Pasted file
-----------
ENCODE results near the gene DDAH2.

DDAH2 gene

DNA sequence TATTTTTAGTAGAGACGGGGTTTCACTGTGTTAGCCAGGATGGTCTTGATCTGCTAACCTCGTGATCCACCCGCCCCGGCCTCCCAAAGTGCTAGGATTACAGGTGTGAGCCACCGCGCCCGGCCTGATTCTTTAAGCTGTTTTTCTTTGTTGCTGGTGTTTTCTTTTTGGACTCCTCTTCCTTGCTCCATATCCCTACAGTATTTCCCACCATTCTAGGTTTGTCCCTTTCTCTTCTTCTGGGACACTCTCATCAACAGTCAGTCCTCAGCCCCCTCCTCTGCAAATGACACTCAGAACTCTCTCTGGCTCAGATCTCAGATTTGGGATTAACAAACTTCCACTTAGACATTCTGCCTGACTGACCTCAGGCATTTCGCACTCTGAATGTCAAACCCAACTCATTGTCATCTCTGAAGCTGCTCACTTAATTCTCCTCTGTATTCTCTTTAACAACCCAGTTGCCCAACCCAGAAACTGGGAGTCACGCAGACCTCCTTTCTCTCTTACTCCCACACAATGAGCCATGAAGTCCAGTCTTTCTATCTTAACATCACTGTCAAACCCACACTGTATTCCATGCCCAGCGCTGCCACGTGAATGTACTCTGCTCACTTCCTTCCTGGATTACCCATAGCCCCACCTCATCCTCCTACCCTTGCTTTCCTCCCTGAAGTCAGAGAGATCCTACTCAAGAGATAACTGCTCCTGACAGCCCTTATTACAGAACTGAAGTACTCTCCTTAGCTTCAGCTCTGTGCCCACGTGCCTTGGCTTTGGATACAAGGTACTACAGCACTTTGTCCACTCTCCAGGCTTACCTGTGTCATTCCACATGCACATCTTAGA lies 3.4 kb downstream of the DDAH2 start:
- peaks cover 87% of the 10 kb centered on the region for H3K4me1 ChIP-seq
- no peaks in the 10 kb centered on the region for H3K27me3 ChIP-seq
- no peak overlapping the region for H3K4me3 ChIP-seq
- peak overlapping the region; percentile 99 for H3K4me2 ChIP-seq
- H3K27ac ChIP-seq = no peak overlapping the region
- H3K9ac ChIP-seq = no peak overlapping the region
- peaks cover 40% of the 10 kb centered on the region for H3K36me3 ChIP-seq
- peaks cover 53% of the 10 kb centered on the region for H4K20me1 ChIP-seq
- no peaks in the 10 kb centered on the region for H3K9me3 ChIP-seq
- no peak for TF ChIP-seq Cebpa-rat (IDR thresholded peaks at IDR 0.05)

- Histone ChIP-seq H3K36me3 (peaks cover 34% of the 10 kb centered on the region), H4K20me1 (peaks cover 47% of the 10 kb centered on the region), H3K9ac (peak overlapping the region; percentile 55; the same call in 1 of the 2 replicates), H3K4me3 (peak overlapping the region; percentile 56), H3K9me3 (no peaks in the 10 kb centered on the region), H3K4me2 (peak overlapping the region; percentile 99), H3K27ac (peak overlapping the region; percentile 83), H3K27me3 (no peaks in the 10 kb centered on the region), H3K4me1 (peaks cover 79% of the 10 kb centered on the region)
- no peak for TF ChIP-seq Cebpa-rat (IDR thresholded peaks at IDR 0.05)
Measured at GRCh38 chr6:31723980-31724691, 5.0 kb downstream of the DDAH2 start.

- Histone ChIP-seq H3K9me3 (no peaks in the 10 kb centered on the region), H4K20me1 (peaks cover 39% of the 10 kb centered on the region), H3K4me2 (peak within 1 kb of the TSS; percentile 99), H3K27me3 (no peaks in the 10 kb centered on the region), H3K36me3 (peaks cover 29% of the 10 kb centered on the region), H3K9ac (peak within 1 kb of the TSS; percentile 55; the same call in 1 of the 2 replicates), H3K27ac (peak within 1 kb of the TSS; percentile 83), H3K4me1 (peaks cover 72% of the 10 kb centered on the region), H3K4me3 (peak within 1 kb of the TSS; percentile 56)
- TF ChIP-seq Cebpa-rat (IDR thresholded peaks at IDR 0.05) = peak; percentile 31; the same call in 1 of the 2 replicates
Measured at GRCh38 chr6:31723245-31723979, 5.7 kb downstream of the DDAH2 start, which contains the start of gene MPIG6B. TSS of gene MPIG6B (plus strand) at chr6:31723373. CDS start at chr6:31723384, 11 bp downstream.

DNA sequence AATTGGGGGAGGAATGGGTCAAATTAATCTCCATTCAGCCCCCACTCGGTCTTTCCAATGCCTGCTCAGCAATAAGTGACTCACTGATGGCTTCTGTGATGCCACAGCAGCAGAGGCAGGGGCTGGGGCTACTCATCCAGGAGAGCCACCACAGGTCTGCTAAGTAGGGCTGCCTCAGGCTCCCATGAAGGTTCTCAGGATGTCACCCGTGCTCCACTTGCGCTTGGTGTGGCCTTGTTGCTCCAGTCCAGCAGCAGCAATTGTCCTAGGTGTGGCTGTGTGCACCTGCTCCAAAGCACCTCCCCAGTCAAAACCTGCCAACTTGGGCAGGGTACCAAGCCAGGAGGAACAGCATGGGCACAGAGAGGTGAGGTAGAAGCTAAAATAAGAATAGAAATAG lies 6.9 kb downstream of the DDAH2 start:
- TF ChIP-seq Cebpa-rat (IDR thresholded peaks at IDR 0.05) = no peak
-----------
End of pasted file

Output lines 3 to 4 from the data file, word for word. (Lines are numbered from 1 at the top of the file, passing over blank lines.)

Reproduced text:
DNA sequence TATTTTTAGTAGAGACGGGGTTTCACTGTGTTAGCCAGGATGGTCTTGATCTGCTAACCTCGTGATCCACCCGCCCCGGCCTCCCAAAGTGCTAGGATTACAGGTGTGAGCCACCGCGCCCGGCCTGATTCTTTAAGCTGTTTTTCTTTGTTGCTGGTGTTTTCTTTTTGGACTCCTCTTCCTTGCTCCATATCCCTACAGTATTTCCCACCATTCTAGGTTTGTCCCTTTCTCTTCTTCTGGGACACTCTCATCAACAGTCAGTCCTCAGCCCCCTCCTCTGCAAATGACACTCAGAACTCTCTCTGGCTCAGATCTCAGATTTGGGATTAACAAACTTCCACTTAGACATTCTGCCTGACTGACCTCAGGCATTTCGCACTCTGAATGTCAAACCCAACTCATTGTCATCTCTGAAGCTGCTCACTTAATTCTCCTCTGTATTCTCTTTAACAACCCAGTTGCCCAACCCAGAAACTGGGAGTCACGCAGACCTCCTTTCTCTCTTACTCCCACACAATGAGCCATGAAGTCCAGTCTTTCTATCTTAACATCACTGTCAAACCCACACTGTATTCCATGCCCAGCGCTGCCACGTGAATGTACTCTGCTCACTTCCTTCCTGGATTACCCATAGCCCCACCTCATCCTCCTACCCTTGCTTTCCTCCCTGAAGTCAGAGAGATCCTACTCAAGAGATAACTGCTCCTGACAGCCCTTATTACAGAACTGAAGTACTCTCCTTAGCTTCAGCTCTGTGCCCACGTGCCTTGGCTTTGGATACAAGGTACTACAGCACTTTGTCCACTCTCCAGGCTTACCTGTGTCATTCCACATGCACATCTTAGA lies 3.4 kb downstream of the DDAH2 start:
- peaks cover 87% of the 10 kb centered on the region for H3K4me1 ChIP-seq